Axial Compressor Performance Deterioration and Recovery through Online Washing
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Gas turbine performance deterioration can negatively affect overall production capacity of power plants and cause major economic losses. Gas turbines deteriorate from fouling in the compressor section, and online washing is often applied to recover their performance. The success of online washing depends on site-specific issues, and current systems are inconsistent in use and their effectiveness is difficult to test. The objective of this work is to determine the fundamental mechanisms of axial compressor performance deterioration and recovery through online washing. Empirical data from online washing of RB211-24G at an offshore site were analyzed in the initial phase of research. Empirical data from accelerated salt deterioration and online water washing of a GE J85-13 jet engine were unique to this project. First overall compressor deterioration and single stage performance deterioration were measured using inter-stage gas path instrumentation. Secondly, salt deposits were analyzed to characterize the stage surface roughness and fouling distribution. Finally, recovery through online washing was evaluated. Quasi-one-dimensional models were developed for the GE J85-13 to aid in the test data analysis and to verify the applicability of deterioration loss models to fouled compressors. The study shows that detection of compressor deterioration can be hampered by nonlinear sensitivities to fouling. Engine control modes must be accounted for to avoid misreading the deterioration rate and production capacity. Flow rate was found as the most sensitive deterioration parameter in the GE J85-13. Fouling affected all parts of the stage characteristics reducing flow, pressure and head. The models successfully reflected the deterioration mechanisms although the effects of deterioration were under-predicted. This study shows the importance of applying Reynolds corrections to deteriorated compressors. Online washing efficiency is predominantly affected by the water flow rate. Small droplets and low flow rates increase the fouling in the aft stages, and increased injection time cannot compensate for low flow rates. For effective water washing of the entire compressor section the recommended water-to-air ratio is between 0.8 to 2%. The major contributions of this work are presented in four papers contained in the Appendices.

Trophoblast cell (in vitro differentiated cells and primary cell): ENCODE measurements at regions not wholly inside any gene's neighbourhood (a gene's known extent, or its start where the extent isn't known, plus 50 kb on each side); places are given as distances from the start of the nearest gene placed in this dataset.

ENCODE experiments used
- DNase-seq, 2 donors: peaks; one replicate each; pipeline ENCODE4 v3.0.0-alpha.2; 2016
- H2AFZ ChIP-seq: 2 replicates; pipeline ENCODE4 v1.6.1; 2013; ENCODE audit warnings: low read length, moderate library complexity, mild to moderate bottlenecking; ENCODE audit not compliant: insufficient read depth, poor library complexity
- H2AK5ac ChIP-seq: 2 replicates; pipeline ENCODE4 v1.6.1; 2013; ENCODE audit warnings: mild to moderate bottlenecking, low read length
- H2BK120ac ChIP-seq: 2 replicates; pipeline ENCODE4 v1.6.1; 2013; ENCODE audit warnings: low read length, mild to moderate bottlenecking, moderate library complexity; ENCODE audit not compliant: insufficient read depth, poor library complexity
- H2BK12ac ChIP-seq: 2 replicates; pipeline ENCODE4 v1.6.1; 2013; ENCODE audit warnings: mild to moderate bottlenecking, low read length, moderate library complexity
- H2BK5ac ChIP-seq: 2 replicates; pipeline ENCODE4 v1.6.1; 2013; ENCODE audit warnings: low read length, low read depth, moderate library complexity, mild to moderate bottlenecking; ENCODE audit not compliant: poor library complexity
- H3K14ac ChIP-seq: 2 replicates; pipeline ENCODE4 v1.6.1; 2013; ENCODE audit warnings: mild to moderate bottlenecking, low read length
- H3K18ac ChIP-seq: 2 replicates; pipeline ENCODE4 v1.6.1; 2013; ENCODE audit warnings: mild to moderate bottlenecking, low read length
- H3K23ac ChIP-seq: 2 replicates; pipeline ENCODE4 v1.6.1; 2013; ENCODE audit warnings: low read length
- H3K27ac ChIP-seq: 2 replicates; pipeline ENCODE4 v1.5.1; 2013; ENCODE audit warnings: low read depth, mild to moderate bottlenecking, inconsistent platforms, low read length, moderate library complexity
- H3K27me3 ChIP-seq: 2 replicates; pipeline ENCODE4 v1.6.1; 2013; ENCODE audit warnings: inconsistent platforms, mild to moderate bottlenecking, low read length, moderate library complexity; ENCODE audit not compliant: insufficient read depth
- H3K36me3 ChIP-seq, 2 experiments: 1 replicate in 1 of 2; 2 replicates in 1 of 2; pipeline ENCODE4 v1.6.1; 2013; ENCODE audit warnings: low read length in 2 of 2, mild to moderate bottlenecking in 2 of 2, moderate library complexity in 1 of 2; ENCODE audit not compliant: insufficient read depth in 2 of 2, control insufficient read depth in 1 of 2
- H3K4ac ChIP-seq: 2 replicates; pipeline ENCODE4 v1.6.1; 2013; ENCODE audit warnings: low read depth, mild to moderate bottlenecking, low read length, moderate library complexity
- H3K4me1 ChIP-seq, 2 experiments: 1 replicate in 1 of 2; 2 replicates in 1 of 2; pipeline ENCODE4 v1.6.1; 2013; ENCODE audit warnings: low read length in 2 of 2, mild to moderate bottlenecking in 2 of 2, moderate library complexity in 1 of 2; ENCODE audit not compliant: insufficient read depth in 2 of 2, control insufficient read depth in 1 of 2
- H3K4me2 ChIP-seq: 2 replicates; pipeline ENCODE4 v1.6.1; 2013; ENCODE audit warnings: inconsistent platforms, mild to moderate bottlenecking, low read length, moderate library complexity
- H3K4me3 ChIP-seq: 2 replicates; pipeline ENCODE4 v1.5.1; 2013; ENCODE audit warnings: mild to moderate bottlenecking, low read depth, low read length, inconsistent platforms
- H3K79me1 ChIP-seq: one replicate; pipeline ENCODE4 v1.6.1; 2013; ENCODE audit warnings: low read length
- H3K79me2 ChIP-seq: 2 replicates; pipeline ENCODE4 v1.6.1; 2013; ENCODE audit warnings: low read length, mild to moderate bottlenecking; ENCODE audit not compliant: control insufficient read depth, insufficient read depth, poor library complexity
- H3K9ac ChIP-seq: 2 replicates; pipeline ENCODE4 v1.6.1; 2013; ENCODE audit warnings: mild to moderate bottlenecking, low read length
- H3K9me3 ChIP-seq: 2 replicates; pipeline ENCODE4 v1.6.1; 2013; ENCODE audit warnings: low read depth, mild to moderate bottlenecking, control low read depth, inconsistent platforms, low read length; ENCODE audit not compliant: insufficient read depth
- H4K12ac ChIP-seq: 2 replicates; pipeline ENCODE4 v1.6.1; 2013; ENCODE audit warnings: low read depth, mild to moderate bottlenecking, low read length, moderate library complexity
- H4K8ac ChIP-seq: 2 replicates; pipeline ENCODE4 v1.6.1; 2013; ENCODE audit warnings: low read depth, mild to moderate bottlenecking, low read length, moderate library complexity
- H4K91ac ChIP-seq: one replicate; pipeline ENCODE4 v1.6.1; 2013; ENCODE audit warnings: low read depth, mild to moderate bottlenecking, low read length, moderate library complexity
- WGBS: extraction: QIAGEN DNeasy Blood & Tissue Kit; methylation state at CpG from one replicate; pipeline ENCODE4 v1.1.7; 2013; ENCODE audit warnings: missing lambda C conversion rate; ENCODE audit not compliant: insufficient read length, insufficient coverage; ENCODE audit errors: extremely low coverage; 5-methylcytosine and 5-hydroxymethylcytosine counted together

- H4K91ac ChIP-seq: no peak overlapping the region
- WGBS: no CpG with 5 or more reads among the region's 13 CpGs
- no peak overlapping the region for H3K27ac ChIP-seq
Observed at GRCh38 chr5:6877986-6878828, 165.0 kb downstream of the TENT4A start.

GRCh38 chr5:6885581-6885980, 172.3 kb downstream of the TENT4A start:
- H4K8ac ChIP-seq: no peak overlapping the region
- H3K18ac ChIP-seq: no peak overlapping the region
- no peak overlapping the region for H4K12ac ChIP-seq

Has partsSyverud, Elisabet; Bakken, Lars E; Langnes, Kyrre; Bjørnås, Frode. Gas Turbine Operation Offshore: On-Line Compressor Wash at Peak Load. Proc. ASME Turbo Expo: Power for Land, Sea, and Air: 2003-GT-30871, 2003.
Syverud, Elisabet; Brekke, Olaf; Bakken, Lars E. Axial Compressor Deterioration Caused by Saltwater Ingestion. Journal of Turbomachinery. 129(1): 119-126, 2007.
Syverud, Elisabet; Bakken, Lars E. Online Water Wash Test of GE J85-13. Journal of Turbomachinery. 129(1): 136-142, 2007.
Syverud, Elisabet; Bakken, Lars E. The Impact of Surface Roughness on Axial Compressor Performance Deterioration. Proc. GT2006 ASME Turbo Expo: GT2006-90004, 2006.